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Fishing's Lure Lost on Young

The family-friendly pastime can't compete with busy schedules and higher-octane sports. Devoted anglers look for ways to reel in new fans.

February 13, 2006|Hugo Martin | Times Staff Writer

The bright yellow and gray fishing lines perform slowmotion shimmies in midair before whipping out onto a shallow pond in front of the clubhouse of the Long Beach Casting Club.

It's early evening, and overhead stadium lights illuminate half a dozen middle-aged and elderly anglers practicing fly casts. The light gives the dancing lines a magical glow.

Former club president Jeff Sadler stands on the porch of the Craftsman-style clubhouse and points out the obvious: "The occupation of the average member is 'retired.' "

Inside the clubhouse, where a fly-tying class is in session, the demographics aren't much different. Seth Averill Murphy, 11, is the only youth among two dozen or so adults hunched over wooden tables, wrapping thread and feathers around insect-size hooks.

It's also a common scene at lakes, streams and ponds. Fishing is losing its appeal to America's youngsters. As a result, the sport is foundering, dropping in popularity behind bowling and working out at the gym.

Fishing once was a venerable pastime, passed on from father to son and grandfather to grandson. Today, desperate lake operators, fishing clubs and tackle manufacturers are funding youth fishing programs in a losing effort to reel in the next generation of anglers.

Blame the 70-hour workweek and the proliferation of twoincome households, trends that cut into fishing time. Blame after-school activities and part-time jobs that keep youngsters away from the serene sport. And blame teens who are bored by the prospect of landing a bigmouth bass from a secluded lake cove or hooking a feisty brown trout from a rock-lined creek in the Eastern Sierra.

"What's going on? You name it, it's going on," said Mike Nussman, president of the American Sportfishing Assn., a Virginia-based trade group that funds several programs for young anglers. "Look at the way people live their lives these days. There is tremendous competition for their time."

At the Long Beach pond, Sadler, a retired computer processor with salt-and-pepper hair, watches the graceful casts and recalls how his father and grandfather taught him to fly-fish in the lakes and streams near his boyhood home in Kansas.

But when Sadler became a father, he said, he couldn't pass his love of fishing on to his son, who preferred fast-paced pursuits like water skiing and mountain biking.

"Fishing never came up high on his list," Sadler said.

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President Hoover once described fishing as "the great occasion when we can return to the fine simplicity of our forefathers." Norman Rockwell memorialized fishing with paintings that depict a doting father, a fishing cap on his head and a pole in his hand, teaching his eager son to fish.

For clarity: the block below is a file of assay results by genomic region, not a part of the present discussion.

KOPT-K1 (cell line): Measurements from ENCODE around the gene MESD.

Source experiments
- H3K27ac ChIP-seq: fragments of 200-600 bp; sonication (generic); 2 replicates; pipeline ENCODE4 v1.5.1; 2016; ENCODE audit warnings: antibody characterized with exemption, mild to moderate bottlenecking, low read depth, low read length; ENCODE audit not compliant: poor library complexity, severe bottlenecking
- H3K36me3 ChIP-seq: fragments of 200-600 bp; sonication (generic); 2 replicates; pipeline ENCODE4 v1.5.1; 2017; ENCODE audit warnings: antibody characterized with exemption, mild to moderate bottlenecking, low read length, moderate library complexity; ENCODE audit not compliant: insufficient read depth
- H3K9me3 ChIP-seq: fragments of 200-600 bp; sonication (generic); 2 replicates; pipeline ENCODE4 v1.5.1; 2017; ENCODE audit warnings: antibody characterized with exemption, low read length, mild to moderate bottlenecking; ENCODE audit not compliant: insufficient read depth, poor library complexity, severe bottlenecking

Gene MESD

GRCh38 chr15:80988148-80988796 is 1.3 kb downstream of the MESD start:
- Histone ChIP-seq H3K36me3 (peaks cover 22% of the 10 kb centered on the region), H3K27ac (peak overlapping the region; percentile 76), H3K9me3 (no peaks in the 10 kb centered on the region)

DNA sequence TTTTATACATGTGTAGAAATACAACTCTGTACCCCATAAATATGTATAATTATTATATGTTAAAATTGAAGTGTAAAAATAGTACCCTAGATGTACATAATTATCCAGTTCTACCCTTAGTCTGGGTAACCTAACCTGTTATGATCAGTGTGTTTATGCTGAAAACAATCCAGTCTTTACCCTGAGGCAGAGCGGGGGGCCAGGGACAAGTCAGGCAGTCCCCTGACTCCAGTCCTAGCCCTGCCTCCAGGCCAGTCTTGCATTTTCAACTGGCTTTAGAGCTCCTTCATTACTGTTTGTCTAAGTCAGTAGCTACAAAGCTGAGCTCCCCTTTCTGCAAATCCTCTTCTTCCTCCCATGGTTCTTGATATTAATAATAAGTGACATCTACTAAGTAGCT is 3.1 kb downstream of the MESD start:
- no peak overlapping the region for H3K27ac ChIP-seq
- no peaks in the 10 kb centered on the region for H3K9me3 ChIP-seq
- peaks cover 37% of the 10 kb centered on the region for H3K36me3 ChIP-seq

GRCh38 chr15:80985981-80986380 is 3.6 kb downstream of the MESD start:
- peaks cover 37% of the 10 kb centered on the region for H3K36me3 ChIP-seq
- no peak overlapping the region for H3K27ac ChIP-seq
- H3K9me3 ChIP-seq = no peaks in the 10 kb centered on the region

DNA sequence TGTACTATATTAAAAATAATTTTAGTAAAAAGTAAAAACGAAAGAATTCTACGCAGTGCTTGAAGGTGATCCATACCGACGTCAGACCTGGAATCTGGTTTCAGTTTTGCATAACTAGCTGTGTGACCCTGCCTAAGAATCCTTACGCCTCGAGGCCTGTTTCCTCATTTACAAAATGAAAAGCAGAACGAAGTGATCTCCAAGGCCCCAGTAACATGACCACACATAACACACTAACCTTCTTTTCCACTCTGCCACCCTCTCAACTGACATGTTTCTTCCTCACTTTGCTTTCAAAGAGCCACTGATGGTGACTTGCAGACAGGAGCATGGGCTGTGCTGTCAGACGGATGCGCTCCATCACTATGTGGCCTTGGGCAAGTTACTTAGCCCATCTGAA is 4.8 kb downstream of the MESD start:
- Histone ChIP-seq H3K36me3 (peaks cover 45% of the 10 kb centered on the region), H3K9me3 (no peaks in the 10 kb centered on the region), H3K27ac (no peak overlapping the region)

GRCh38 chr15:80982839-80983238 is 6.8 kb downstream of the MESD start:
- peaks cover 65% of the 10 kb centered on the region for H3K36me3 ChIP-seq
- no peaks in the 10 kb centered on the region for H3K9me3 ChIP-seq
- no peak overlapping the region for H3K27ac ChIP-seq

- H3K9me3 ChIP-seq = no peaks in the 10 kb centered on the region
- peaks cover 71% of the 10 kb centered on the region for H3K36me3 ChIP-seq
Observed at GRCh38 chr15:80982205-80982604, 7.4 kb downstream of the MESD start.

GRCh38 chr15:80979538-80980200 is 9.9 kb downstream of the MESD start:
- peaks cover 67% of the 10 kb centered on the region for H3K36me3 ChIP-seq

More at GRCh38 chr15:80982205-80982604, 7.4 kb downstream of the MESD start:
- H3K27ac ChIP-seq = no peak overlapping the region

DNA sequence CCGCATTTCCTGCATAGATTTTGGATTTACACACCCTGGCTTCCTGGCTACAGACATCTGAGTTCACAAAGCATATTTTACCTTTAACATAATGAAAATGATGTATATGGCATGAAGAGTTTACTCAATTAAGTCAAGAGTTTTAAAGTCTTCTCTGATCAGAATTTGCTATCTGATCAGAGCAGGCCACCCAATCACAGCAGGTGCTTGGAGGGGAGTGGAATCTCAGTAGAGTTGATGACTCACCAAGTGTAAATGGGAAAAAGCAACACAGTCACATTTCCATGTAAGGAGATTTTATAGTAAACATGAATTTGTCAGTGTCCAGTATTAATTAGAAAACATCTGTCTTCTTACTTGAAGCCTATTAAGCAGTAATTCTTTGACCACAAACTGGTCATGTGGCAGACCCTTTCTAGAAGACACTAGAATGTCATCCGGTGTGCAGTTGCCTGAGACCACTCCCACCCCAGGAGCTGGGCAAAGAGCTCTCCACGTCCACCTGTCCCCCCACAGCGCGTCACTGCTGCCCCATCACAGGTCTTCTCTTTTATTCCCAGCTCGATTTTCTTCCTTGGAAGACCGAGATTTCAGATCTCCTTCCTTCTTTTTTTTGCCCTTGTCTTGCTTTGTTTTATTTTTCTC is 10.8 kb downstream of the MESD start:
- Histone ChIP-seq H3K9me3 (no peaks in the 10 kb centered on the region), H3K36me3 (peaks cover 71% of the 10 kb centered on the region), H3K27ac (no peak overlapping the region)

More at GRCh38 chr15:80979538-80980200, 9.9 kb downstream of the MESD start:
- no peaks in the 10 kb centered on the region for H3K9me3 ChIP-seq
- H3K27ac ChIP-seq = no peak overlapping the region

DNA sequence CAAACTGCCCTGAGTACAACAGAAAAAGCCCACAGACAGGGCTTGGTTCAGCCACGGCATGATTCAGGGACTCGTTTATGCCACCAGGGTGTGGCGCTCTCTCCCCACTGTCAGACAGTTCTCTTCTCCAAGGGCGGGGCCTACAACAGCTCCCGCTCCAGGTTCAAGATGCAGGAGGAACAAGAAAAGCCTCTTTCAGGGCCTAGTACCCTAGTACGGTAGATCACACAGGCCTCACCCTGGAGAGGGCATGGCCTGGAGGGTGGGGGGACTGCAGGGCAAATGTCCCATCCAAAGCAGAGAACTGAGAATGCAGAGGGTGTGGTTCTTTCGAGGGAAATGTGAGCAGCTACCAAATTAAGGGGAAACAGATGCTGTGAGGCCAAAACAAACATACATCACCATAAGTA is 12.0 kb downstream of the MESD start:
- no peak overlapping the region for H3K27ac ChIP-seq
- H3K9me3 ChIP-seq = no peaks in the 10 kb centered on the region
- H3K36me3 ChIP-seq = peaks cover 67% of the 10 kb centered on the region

But after a boom in popularity in the four decades following World War II, sport fishing began to fall out of favor, according to surveys and fishing license sales.

A 2004 survey by the National Sporting Goods Assn. found that participation in fishing dropped 10% from 1994 to 2004 and was surpassed in popularity for the first time by camping, bowling and exercising with gym equipment.

In 1994, 45.7 million Americans said they fished at least once. That number dropped to 41.2 million in 2004, according to the survey. By comparison, 52.2 million Americans said they worked out with gym equipment in 2004 and 43.8 million bowled that year, the survey found.

Freshwater fishing, the sport in which most youngsters learn the basic skills, has suffered the steepest decline, while saltwater fishing has remained relatively stable. Fishing conditions ebb and flow each year, and industry officials say there is no proof that the sport's decline is due to a lack of fish.

Some anglers secretly celebrate the sport's decline, rejoicing in the smaller crowds they encounter at the best fishing spots. But fishing clubs and park rangers warn that the long-term effects on the sport could be devastating.

A drop in fishing license revenue and tackle sales means less funding for government-run habitat restoration programs and state hatcheries that stock lakes and streams. Sport fishing, a $116-billion industry, is also the economic engine that sustains many small towns in the Eastern Sierra.

The decline has varied from state to state. California, second only to Florida in generating retail sales and tax revenues from fishing, has had one of the steepest declines, with license sales dropping 15% from 1994 to 2004.

Fewer anglers also means fewer outdoor activists.

"People who fish care for their lakes and streams," said Bob Wiltshire of the Federation of Fly Fishers, a Montana-based nonprofit group. "We will lose that direct connection."

And then there are the social consequences of the decline. Surveys show that the top two reasons people fish are to have fun and to spend time with family and friends. Catching a fish is near the bottom of the list. Fishing, then, is a social event, a family bonding experience that is on the wane.

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